Orange County Environmental Literacy Public Dialogue
Vermont Technical College
Thursday, March 11, 2010
Participants responded to the question, “What do you see when you picture an environmentally literate community? What’s happening? What are individuals, schools, businesses, organizations, etc. doing in your future vision?” as follows:
- People are more aware of interrelationships and balance.
- We stay away from simplistic answers.
- People process questions as a community.
- Balance is considered that includes both human and natural resources.
- We do long term planning/have longer visions.
- Civil discussion is the norm.
- The environmentally appropriate choices are doable.
- Resource sharing is the norm.
- Individual responsibility is the norm.
- Environmentally appropriate choices save money/are affordable.
- It is harder to throw away than to recycle.
- The process of making choices is more obvious.
- There are fewer buildings for places of business/more telecommuting.
Participants responded to the request to, “Share some of the environmental projects and initiatives that already are happening in your workplace or community that bring us closer to an environmentally literate Vermont.” as follows:
- Dartmouth-Hitchcock has a resource person (John Leigh).
- Hartford, NH landfill is great at policing recycling.
- One of the Randolph schools is working on a project where they map local groundwater.
- Peter Allison leads Farm to School (Sharon and Hartland Elementary Schools).
- Randolph Farmers’ Market
- The Sharon Academy (TSA) does Energy and the Environment.
- TSA does place-based education.
- TSA has “No idling” signs.
- Randolph Fish and Wildlife sponsors kids to go to conservation camp.
- Fish and Game offers hunter education.
- Tunbridge World’s Fair – celebrates and honors existing culture, 4H, canning exhibits, hold technology, etc.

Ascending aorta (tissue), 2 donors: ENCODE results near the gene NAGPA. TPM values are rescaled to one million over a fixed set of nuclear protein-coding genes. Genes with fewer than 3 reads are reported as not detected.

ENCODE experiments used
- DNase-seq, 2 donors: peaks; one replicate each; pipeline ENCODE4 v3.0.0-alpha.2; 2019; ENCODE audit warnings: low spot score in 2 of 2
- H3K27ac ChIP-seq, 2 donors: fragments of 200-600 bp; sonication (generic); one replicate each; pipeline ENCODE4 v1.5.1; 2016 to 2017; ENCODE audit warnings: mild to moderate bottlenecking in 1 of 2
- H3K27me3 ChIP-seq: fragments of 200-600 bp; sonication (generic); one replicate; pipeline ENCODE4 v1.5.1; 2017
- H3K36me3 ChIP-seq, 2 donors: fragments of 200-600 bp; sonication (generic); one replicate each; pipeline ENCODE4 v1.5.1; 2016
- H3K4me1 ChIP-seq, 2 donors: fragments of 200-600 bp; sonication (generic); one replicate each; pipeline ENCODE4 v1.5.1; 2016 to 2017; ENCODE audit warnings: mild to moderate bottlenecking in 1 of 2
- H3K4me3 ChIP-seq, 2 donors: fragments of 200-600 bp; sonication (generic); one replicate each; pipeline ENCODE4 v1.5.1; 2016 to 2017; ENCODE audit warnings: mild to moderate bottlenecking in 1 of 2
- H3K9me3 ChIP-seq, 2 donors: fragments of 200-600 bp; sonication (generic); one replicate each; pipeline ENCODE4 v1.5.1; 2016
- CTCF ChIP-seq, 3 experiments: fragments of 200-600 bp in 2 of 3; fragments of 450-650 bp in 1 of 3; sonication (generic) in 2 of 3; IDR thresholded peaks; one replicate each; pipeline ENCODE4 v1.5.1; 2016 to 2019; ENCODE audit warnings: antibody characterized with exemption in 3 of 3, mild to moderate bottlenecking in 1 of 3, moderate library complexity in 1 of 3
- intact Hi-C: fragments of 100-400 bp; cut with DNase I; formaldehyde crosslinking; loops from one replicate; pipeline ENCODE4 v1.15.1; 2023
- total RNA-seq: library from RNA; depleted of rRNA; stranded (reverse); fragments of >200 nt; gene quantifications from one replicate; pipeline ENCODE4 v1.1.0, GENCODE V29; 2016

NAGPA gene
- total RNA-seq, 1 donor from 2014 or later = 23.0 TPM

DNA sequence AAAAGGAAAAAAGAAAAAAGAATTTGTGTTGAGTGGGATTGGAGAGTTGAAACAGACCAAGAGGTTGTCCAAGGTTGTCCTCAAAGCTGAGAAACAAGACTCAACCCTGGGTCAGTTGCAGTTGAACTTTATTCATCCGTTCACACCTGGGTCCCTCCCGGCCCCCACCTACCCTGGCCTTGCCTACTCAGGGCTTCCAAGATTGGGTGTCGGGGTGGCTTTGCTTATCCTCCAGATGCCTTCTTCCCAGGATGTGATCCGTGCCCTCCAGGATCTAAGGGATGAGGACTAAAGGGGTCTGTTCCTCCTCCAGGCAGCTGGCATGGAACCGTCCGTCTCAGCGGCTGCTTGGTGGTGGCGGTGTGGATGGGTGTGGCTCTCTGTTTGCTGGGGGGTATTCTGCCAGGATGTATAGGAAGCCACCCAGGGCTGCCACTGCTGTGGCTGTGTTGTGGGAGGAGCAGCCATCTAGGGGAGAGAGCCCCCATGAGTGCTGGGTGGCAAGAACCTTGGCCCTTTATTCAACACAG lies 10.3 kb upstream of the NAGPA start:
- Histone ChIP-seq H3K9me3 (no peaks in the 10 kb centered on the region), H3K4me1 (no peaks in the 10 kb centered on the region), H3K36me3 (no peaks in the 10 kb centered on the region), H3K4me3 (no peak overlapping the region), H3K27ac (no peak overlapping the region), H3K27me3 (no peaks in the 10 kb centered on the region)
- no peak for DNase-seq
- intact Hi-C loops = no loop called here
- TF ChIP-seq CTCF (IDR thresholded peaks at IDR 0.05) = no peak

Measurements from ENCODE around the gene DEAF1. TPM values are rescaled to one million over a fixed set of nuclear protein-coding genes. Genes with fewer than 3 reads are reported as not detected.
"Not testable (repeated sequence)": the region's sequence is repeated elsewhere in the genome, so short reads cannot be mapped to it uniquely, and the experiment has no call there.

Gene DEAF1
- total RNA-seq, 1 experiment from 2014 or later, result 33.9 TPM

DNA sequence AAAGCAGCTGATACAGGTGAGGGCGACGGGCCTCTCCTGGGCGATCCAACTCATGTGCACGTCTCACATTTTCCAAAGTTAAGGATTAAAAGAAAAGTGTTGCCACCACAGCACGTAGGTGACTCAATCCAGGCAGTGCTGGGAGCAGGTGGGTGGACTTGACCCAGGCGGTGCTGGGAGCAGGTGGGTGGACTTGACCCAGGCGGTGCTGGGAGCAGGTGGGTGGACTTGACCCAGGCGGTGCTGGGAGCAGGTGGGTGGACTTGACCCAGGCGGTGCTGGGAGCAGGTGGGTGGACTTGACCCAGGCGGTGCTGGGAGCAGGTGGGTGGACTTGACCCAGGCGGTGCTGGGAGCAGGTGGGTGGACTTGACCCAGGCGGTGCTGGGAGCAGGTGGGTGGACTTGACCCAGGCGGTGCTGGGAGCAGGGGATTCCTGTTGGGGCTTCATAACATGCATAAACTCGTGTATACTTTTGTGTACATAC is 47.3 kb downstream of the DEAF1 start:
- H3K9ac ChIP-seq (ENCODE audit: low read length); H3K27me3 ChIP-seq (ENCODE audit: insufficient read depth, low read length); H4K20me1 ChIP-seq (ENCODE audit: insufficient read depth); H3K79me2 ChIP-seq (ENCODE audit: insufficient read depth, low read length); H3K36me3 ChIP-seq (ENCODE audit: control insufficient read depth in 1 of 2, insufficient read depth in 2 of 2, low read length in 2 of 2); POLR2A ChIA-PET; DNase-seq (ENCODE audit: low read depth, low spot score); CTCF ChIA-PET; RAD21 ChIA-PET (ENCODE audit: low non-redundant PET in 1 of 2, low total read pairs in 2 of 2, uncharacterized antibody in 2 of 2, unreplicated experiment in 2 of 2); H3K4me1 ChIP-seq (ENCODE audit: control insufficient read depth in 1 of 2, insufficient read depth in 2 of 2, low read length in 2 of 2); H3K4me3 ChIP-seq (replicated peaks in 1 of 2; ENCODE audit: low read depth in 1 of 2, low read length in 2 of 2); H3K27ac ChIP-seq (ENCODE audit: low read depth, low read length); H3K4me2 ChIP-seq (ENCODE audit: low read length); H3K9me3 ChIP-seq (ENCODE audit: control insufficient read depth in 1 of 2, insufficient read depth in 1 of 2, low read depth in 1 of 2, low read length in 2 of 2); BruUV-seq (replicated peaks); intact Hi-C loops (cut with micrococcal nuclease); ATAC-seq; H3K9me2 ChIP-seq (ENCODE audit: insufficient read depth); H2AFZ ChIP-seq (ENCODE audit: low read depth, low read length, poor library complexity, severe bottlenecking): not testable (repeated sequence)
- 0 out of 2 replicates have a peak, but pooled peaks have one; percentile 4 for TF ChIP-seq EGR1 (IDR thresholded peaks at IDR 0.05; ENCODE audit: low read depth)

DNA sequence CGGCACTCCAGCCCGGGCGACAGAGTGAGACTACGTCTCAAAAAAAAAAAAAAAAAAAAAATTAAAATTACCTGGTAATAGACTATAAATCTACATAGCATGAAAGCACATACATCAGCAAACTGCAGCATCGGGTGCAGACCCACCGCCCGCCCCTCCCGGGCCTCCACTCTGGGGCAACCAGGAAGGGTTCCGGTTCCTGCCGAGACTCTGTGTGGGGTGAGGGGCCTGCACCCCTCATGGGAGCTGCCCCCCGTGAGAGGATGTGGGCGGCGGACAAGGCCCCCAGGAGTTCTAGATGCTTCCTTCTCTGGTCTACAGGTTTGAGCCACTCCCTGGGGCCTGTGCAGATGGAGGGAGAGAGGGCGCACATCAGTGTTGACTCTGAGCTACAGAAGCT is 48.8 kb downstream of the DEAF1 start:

- In Randolph there are still some old wooden water troughs to gather water.
- VT Castings wood stoves – some have catalytic combusters.
- People are connected to their history.
- Sharon rest area on I-89 has water treatment education.
- Vermont Law School
- Vermont Technical College – student environmental group, Senator Sanders is getting a grant for biomass project, there’s a wood pellet making experiment
- Neighborly Farms farm store – is a co-op
Participants responded to the question, “In order to get from where we are today to your future vision of environmental literacy, what more needs to happen?” as follows:
- Solar to wind to hydrogen to fuel cell education center at Vermont Technical College – could get donations, Senators could be involved, NRG and Grow Solar could be involved, the land owner near I-89 could be involved
- Folks who do project coordination for a living could work on environmental projects.
- Fish and Game could do green initiatives – wind power, etc.
- An energy company could work with the hospital (Dartmouth-Hitchcock) to get car plug-in stations installed.
- State fairs could provide more education – educate people beforehand about who they can connect with, offer more workshops, offer discussion forums, etc.
- Instead of turning our backs on one another, we could offer more support, training and mentoring. This is true in terms of new people moving into the state (invite them in), as well as people who could be doing a better job at work, etc.
- There could be other opportunities in terms of green tourism – logging, farms, other natural resources, canning, etc.
- People could cheer each other on and offer more moral support.